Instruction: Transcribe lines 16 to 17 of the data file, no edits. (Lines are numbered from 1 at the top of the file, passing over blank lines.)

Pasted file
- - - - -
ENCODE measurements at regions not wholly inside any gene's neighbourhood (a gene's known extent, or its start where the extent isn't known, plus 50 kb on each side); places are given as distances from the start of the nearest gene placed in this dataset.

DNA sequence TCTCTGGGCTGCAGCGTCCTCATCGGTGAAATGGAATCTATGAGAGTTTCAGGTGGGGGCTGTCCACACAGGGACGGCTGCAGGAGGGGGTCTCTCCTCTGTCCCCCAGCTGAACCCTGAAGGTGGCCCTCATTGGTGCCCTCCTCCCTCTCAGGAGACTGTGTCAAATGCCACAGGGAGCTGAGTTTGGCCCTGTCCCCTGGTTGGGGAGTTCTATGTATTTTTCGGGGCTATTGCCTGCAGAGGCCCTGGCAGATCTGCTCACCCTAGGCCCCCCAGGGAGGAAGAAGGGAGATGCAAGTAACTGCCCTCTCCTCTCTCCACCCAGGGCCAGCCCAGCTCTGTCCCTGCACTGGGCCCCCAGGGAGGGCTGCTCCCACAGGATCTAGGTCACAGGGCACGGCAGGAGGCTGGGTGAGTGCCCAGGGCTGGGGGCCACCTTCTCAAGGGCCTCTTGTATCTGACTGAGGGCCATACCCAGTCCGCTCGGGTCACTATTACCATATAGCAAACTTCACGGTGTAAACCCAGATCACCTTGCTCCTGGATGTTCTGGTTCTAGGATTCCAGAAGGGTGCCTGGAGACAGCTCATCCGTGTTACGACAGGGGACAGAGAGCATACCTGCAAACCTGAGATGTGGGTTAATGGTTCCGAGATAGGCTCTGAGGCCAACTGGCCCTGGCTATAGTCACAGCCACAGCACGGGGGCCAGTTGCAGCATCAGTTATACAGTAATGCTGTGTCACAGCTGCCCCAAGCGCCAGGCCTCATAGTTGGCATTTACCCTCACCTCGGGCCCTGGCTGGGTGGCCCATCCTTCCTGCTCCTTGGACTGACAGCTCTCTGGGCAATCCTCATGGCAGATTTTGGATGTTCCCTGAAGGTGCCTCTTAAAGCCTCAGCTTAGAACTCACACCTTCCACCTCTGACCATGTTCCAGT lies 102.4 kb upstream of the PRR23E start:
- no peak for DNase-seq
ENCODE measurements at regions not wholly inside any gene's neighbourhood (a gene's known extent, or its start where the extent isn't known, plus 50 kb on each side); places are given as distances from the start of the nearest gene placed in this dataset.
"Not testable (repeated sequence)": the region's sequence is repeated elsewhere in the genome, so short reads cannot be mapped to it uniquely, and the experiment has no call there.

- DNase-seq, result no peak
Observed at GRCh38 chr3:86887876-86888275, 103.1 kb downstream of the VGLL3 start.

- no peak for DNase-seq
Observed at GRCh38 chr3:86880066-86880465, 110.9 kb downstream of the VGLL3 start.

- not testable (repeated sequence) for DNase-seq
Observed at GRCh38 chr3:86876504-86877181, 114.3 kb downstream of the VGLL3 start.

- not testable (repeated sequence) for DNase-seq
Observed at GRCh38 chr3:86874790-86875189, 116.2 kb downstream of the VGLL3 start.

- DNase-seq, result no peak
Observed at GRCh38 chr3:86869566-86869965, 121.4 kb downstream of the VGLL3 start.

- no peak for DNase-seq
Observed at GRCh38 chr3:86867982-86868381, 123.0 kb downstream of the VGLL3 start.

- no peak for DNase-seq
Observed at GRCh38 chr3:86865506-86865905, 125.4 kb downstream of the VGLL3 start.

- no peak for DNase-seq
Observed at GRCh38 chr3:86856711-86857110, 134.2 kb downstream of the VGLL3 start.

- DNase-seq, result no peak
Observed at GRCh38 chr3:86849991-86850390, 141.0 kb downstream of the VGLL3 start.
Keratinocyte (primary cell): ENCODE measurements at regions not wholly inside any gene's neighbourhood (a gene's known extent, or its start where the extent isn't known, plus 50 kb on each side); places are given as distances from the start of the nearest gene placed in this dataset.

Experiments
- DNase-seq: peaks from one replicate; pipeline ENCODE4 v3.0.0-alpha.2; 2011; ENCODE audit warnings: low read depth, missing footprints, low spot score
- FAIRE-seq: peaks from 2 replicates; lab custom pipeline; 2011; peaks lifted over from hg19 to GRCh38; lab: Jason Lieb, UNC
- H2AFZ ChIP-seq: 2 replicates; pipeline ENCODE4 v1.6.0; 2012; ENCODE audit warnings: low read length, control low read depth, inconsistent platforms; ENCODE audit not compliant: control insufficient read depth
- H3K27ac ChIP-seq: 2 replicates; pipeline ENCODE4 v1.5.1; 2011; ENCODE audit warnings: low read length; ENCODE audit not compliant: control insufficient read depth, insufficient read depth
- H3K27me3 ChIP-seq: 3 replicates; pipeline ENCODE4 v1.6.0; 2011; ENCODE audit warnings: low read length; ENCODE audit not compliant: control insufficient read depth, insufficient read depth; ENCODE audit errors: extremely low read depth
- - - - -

- no peak for DNase-seq
Observed at GRCh38 chr3:86867982-86868381, 123.0 kb downstream of the VGLL3 start.